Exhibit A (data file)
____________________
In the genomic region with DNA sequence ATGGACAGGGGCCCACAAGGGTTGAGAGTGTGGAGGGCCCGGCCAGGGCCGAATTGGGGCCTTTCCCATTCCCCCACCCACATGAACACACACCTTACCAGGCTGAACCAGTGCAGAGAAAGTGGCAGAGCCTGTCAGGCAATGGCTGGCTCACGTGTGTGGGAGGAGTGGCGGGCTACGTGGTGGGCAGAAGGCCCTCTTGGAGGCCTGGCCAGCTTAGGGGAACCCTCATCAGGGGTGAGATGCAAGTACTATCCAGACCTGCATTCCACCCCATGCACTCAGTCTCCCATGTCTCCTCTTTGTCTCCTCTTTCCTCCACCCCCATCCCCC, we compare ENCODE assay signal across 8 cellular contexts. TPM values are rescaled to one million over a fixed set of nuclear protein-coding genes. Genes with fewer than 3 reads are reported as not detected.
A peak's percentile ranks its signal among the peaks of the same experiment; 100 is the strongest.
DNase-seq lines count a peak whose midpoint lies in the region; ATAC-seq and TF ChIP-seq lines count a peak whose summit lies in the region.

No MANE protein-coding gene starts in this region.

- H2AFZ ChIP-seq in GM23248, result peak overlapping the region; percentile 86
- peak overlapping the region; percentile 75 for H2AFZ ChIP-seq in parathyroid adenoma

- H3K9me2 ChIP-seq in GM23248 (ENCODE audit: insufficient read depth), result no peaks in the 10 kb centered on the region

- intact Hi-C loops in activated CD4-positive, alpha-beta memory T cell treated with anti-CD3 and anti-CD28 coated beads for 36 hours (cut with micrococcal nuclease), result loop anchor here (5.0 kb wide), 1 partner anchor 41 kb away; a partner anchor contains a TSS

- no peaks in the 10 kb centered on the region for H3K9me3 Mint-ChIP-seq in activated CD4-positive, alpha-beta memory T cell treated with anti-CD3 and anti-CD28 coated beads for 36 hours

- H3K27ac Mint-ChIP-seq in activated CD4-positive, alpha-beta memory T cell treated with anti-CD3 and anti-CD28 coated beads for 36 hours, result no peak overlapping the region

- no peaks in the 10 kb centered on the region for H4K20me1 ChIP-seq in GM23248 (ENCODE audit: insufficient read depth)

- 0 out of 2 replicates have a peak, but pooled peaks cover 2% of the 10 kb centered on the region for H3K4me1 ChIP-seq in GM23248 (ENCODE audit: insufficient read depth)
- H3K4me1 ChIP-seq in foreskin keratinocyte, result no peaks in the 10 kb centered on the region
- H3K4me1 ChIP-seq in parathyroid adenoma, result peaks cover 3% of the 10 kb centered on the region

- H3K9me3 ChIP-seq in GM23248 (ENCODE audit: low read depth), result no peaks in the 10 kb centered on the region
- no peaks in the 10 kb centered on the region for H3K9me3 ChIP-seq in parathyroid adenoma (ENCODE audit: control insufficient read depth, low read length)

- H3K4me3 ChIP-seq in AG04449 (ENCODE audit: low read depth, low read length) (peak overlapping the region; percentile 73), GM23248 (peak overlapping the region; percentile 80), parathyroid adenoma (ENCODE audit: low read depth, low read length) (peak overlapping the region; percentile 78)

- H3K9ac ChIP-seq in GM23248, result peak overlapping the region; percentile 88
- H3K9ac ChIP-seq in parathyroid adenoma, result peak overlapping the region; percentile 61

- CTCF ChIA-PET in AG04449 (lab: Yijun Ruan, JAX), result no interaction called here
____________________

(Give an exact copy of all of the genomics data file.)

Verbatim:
In the genomic region with DNA sequence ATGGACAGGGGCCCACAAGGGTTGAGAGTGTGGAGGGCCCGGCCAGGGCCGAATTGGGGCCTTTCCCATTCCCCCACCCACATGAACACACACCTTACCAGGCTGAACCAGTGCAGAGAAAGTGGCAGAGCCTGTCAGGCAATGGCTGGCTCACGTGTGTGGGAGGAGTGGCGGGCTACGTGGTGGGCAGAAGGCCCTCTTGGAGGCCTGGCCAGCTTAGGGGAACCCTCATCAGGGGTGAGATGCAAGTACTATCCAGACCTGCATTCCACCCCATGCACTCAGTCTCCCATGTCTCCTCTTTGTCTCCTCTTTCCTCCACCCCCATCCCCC, we compare ENCODE assay signal across 8 cellular contexts. TPM values are rescaled to one million over a fixed set of nuclear protein-coding genes. Genes with fewer than 3 reads are reported as not detected.
A peak's percentile ranks its signal among the peaks of the same experiment; 100 is the strongest.
DNase-seq lines count a peak whose midpoint lies in the region; ATAC-seq and TF ChIP-seq lines count a peak whose summit lies in the region.

No MANE protein-coding gene starts in this region.

- H2AFZ ChIP-seq in GM23248, result peak overlapping the region; percentile 86
- peak overlapping the region; percentile 75 for H2AFZ ChIP-seq in parathyroid adenoma

- H3K9me2 ChIP-seq in GM23248 (ENCODE audit: insufficient read depth), result no peaks in the 10 kb centered on the region

- intact Hi-C loops in activated CD4-positive, alpha-beta memory T cell treated with anti-CD3 and anti-CD28 coated beads for 36 hours (cut with micrococcal nuclease), result loop anchor here (5.0 kb wide), 1 partner anchor 41 kb away; a partner anchor contains a TSS

- no peaks in the 10 kb centered on the region for H3K9me3 Mint-ChIP-seq in activated CD4-positive, alpha-beta memory T cell treated with anti-CD3 and anti-CD28 coated beads for 36 hours

- H3K27ac Mint-ChIP-seq in activated CD4-positive, alpha-beta memory T cell treated with anti-CD3 and anti-CD28 coated beads for 36 hours, result no peak overlapping the region

- no peaks in the 10 kb centered on the region for H4K20me1 ChIP-seq in GM23248 (ENCODE audit: insufficient read depth)

- 0 out of 2 replicates have a peak, but pooled peaks cover 2% of the 10 kb centered on the region for H3K4me1 ChIP-seq in GM23248 (ENCODE audit: insufficient read depth)
- H3K4me1 ChIP-seq in foreskin keratinocyte, result no peaks in the 10 kb centered on the region
- H3K4me1 ChIP-seq in parathyroid adenoma, result peaks cover 3% of the 10 kb centered on the region

- H3K9me3 ChIP-seq in GM23248 (ENCODE audit: low read depth), result no peaks in the 10 kb centered on the region
- no peaks in the 10 kb centered on the region for H3K9me3 ChIP-seq in parathyroid adenoma (ENCODE audit: control insufficient read depth, low read length)

- H3K4me3 ChIP-seq in AG04449 (ENCODE audit: low read depth, low read length) (peak overlapping the region; percentile 73), GM23248 (peak overlapping the region; percentile 80), parathyroid adenoma (ENCODE audit: low read depth, low read length) (peak overlapping the region; percentile 78)

- H3K9ac ChIP-seq in GM23248, result peak overlapping the region; percentile 88
- H3K9ac ChIP-seq in parathyroid adenoma, result peak overlapping the region; percentile 61

- CTCF ChIA-PET in AG04449 (lab: Yijun Ruan, JAX), result no interaction called here